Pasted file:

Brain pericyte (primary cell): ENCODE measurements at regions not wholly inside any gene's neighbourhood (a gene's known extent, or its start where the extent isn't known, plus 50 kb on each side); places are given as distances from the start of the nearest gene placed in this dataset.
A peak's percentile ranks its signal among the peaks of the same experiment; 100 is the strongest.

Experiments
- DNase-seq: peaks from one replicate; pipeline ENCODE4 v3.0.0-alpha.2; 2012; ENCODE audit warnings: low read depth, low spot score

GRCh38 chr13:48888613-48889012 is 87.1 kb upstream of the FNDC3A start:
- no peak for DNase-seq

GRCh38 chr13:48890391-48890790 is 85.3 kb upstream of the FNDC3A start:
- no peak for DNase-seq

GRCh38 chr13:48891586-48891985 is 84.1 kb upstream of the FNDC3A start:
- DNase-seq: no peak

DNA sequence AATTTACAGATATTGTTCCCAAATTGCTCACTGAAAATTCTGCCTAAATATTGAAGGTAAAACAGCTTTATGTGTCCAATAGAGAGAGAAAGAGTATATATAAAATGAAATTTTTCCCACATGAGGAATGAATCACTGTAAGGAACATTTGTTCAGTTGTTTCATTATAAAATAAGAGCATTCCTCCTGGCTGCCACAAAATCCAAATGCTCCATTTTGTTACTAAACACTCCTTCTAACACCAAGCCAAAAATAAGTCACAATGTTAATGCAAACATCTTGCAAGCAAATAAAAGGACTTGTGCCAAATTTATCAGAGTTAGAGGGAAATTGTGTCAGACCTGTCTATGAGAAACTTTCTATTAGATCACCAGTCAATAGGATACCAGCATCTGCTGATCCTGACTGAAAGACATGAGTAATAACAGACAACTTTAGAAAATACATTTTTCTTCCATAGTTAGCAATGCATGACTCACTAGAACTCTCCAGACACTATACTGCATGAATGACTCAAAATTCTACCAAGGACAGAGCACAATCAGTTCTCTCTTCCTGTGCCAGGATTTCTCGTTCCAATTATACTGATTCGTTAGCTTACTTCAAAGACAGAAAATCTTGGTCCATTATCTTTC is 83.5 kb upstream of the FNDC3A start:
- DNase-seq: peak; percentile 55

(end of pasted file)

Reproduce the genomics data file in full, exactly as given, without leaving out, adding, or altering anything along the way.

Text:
Brain pericyte (primary cell): ENCODE measurements at regions not wholly inside any gene's neighbourhood (a gene's known extent, or its start where the extent isn't known, plus 50 kb on each side); places are given as distances from the start of the nearest gene placed in this dataset.
A peak's percentile ranks its signal among the peaks of the same experiment; 100 is the strongest.

Experiments
- DNase-seq: peaks from one replicate; pipeline ENCODE4 v3.0.0-alpha.2; 2012; ENCODE audit warnings: low read depth, low spot score

GRCh38 chr13:48888613-48889012 is 87.1 kb upstream of the FNDC3A start:
- no peak for DNase-seq

GRCh38 chr13:48890391-48890790 is 85.3 kb upstream of the FNDC3A start:
- no peak for DNase-seq

GRCh38 chr13:48891586-48891985 is 84.1 kb upstream of the FNDC3A start:
- DNase-seq: no peak

DNA sequence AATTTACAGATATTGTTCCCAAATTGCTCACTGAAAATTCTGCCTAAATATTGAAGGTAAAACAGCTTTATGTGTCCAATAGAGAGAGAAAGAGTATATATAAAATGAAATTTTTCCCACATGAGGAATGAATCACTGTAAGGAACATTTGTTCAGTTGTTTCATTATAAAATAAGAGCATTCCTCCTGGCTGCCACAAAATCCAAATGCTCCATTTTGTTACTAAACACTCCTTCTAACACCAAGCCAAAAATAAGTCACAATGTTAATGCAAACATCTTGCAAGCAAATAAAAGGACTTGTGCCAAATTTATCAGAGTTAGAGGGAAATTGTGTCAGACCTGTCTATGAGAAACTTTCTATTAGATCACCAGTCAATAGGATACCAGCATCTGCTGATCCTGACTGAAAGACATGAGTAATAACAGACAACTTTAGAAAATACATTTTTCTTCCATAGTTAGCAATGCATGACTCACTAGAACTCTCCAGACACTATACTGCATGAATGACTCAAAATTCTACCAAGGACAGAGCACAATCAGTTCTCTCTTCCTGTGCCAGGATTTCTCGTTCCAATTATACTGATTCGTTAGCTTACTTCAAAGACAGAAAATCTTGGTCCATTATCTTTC is 83.5 kb upstream of the FNDC3A start:
- DNase-seq: peak; percentile 55